One thing that surprised me was how a lever machine acts, as I had initially thought this profile would be quite close to it. I was quite wrong – though my experiences comes from the use of a Victoria Arduino Adonis and a Scace 2.
In terms of pressure the lever allowed line pressure through when pulled down, as the machine has a heat exchanger for brew water. Upon releasing the lever the pressure shot up to around 12 bars before almost immediately starting to drop down towards 0 in a fairly linear fashion. I only found this out after I had returned the profiler, and I wish I could have tried it on the Synesso. That way I could have dose two identical baskets had a better idea of the influence of temperature on our love affair with lever espresso. The Scace 2 showed that initially the brew water was very stable – in the first 12-15 second after pulling the lever the temperature barely moved – maybe 0.2/0.3°C. Then the water gradually began to decrease in temperature, losing 4 or 5°C by the end of the shot. This makes sense. When the lever is pulled water fills the chamber above the coffee. Only once it starts to pass through the coffee, and lose thermal mass, dose it really start to cool off.2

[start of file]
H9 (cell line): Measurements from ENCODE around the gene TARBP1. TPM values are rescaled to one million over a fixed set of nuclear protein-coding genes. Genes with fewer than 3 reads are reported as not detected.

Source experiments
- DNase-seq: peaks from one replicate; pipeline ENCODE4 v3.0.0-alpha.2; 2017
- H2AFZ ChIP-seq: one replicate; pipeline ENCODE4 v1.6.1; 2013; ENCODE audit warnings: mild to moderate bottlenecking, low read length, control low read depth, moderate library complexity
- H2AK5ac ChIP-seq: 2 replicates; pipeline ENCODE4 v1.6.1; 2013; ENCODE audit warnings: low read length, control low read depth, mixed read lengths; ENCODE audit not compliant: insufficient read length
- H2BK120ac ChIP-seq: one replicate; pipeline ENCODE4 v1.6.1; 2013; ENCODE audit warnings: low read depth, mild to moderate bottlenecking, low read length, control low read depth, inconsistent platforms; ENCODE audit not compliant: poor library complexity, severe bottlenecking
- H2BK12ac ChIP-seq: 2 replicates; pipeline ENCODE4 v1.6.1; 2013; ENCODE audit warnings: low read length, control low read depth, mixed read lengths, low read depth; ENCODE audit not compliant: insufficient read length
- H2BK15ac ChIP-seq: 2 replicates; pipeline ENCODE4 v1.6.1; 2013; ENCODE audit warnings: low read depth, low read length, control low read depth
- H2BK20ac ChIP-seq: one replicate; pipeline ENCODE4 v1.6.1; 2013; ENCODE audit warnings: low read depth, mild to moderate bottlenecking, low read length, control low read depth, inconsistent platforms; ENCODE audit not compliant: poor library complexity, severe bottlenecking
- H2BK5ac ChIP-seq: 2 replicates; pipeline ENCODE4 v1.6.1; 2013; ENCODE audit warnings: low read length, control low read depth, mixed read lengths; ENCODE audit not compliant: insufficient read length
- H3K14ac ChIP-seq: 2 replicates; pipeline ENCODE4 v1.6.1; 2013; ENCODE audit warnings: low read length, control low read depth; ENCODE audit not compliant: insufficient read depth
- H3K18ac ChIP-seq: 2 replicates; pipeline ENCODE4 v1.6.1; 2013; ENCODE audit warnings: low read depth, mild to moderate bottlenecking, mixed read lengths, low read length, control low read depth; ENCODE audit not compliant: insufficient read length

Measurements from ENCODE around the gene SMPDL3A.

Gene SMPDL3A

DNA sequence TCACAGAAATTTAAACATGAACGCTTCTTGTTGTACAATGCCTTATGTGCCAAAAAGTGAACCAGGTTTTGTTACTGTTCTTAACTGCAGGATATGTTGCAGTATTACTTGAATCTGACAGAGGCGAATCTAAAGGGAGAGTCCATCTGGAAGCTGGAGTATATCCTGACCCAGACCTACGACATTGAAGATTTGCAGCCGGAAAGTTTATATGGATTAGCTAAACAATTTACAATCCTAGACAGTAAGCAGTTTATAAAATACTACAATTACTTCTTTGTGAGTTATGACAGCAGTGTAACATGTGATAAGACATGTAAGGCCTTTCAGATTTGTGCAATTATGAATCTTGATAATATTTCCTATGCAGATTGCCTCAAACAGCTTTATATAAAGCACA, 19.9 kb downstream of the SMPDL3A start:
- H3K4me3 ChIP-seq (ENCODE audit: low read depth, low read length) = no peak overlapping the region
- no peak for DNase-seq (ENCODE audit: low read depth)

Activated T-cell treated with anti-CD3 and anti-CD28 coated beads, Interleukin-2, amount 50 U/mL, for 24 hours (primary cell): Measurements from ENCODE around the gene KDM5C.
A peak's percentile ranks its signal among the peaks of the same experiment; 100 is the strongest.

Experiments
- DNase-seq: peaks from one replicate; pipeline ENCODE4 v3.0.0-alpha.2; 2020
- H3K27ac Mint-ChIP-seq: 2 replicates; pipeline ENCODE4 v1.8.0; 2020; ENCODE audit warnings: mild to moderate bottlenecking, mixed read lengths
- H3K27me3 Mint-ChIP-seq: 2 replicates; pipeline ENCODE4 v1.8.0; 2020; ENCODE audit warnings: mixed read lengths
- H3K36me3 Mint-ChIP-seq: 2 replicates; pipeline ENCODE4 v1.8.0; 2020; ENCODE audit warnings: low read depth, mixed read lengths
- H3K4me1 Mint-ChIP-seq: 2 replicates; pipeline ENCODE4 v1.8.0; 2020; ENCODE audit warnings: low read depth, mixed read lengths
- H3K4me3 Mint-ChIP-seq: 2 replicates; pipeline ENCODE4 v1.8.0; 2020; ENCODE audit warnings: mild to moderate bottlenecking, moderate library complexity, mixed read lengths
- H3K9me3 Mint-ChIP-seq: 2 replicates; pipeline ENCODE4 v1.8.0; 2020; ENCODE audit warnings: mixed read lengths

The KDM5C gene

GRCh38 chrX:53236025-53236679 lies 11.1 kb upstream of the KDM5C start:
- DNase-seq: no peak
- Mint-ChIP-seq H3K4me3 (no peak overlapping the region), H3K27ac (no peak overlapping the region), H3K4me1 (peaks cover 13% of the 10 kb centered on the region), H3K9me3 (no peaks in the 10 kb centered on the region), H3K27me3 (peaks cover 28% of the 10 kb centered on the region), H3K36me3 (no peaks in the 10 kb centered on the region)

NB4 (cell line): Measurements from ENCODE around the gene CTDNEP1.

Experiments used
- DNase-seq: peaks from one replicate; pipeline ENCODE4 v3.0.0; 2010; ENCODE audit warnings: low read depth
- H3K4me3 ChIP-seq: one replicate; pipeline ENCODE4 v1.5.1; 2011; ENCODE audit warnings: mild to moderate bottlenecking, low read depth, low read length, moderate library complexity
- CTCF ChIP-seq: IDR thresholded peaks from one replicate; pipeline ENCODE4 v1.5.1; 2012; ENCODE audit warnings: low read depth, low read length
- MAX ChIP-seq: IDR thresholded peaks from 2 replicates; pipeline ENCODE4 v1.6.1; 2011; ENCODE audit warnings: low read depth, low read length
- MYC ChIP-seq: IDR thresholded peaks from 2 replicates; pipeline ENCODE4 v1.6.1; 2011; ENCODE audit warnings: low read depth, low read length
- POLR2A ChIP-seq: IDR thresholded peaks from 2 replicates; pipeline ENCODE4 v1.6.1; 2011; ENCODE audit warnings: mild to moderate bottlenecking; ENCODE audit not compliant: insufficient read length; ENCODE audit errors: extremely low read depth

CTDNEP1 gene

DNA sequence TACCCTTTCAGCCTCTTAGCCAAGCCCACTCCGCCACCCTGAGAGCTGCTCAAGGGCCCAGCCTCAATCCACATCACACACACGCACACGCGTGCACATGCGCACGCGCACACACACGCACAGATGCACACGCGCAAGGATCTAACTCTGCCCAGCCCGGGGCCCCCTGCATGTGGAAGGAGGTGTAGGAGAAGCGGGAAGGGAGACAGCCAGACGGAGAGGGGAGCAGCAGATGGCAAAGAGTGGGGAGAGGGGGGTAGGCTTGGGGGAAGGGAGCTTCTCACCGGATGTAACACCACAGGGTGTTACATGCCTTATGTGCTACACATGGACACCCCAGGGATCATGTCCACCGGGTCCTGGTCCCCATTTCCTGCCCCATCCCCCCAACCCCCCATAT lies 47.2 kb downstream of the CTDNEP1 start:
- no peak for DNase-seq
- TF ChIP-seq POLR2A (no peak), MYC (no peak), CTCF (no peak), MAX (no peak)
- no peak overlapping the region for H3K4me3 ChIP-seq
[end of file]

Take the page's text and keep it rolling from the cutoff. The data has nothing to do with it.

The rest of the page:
This profile is a very long way away from what most pressure profiling machines out there are doing – or at least what people have said they are doing. Then again, as I said at the start, I can’t find many people talking much about it. I guess I had hoped to see more on places like coffeed, coffeegeek, twitter or on various blogs. Personally I’d be as interested in finding out what isn’t working for people, as much as what is. When I asked the Cimbali engineer which profiles he liked best, he was a little evasive – in fact very few people are willing to really get behind any one profile. I know these may change coffee to coffee, but with enough data out there I hope we’ll eventually be able to make a pretty good educated guess, the way we can with things like temperature and dose, based on the density of a particular coffee/blend.
I do have great hopes for pressure profiling, but at the same time realistic ones. I don’t expect pressure profiling to discover sweetness, or flavours that have previously remained undiscovered in coffees. I hope they can improve the clarity and presentation of them and help reduce detracting tastes and flavours. It won’t make average greens taste great, or bad roasts acceptable.
Right now it seems that engineering is, for once, way ahead of the barista. The pressure profiling machines coming can do almost anything we want – we just need to work out what that is…
I will close this post by saying thank you again to John Ermacoff – I learned a great deal through his incredibly generosity, and can’t wait to see what he comes up with next.